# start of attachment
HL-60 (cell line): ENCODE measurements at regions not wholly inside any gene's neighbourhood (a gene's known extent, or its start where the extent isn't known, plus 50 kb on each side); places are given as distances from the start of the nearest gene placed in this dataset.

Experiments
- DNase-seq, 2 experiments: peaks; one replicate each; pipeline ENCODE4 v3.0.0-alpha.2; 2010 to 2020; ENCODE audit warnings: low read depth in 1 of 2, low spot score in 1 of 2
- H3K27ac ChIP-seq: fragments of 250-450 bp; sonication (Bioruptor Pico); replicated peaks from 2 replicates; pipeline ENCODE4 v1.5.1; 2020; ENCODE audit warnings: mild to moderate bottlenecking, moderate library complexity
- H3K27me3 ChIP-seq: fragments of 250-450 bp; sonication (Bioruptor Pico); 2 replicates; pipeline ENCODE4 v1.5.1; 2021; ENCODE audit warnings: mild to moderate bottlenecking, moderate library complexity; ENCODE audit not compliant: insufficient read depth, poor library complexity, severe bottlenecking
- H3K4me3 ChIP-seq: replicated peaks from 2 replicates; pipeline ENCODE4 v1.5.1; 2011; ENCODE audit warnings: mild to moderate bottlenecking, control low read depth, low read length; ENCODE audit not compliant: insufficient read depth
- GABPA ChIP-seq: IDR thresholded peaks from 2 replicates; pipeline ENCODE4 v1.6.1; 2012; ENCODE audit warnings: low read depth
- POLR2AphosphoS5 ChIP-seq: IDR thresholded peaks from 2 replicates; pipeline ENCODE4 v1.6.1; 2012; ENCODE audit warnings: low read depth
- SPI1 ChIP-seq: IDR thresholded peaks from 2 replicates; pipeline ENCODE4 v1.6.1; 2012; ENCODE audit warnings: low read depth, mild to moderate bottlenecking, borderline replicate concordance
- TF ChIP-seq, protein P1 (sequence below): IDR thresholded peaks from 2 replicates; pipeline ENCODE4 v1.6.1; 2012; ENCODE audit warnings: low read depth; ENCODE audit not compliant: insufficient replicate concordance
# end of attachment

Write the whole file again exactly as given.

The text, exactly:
HL-60 (cell line): ENCODE measurements at regions not wholly inside any gene's neighbourhood (a gene's known extent, or its start where the extent isn't known, plus 50 kb on each side); places are given as distances from the start of the nearest gene placed in this dataset.

Experiments
- DNase-seq, 2 experiments: peaks; one replicate each; pipeline ENCODE4 v3.0.0-alpha.2; 2010 to 2020; ENCODE audit warnings: low read depth in 1 of 2, low spot score in 1 of 2
- H3K27ac ChIP-seq: fragments of 250-450 bp; sonication (Bioruptor Pico); replicated peaks from 2 replicates; pipeline ENCODE4 v1.5.1; 2020; ENCODE audit warnings: mild to moderate bottlenecking, moderate library complexity
- H3K27me3 ChIP-seq: fragments of 250-450 bp; sonication (Bioruptor Pico); 2 replicates; pipeline ENCODE4 v1.5.1; 2021; ENCODE audit warnings: mild to moderate bottlenecking, moderate library complexity; ENCODE audit not compliant: insufficient read depth, poor library complexity, severe bottlenecking
- H3K4me3 ChIP-seq: replicated peaks from 2 replicates; pipeline ENCODE4 v1.5.1; 2011; ENCODE audit warnings: mild to moderate bottlenecking, control low read depth, low read length; ENCODE audit not compliant: insufficient read depth
- GABPA ChIP-seq: IDR thresholded peaks from 2 replicates; pipeline ENCODE4 v1.6.1; 2012; ENCODE audit warnings: low read depth
- POLR2AphosphoS5 ChIP-seq: IDR thresholded peaks from 2 replicates; pipeline ENCODE4 v1.6.1; 2012; ENCODE audit warnings: low read depth
- SPI1 ChIP-seq: IDR thresholded peaks from 2 replicates; pipeline ENCODE4 v1.6.1; 2012; ENCODE audit warnings: low read depth, mild to moderate bottlenecking, borderline replicate concordance
- TF ChIP-seq, protein P1 (sequence below): IDR thresholded peaks from 2 replicates; pipeline ENCODE4 v1.6.1; 2012; ENCODE audit warnings: low read depth; ENCODE audit not compliant: insufficient replicate concordance